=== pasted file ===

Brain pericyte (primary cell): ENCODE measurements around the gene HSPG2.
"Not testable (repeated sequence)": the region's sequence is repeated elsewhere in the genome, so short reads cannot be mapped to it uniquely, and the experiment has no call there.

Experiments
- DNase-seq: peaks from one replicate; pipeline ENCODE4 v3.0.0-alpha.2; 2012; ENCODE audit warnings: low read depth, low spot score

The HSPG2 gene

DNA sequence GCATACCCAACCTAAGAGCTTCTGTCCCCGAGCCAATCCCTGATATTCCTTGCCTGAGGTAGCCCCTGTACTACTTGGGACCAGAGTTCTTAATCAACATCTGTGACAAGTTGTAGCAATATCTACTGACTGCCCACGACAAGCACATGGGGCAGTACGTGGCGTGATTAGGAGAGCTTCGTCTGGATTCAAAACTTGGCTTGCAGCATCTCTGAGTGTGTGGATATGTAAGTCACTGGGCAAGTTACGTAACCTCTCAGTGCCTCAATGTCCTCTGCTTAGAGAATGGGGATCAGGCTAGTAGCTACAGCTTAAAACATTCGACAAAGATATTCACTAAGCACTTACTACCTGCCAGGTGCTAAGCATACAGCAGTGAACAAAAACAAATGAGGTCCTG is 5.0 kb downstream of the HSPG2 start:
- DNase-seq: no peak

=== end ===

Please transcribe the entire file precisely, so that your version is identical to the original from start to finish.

Brain pericyte (primary cell): ENCODE measurements around the gene HSPG2.
"Not testable (repeated sequence)": the region's sequence is repeated elsewhere in the genome, so short reads cannot be mapped to it uniquely, and the experiment has no call there.

Experiments
- DNase-seq: peaks from one replicate; pipeline ENCODE4 v3.0.0-alpha.2; 2012; ENCODE audit warnings: low read depth, low spot score

The HSPG2 gene

DNA sequence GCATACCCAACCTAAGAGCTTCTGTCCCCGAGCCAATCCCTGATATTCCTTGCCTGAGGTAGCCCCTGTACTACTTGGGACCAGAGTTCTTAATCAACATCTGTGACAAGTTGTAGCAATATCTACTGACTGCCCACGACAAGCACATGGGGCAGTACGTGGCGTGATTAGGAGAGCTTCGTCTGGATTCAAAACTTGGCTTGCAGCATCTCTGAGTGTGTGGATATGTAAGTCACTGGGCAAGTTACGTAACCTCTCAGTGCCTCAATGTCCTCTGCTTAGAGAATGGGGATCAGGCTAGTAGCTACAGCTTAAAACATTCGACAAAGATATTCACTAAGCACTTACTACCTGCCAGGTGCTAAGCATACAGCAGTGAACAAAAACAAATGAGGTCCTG is 5.0 kb downstream of the HSPG2 start:
- DNase-seq: no peak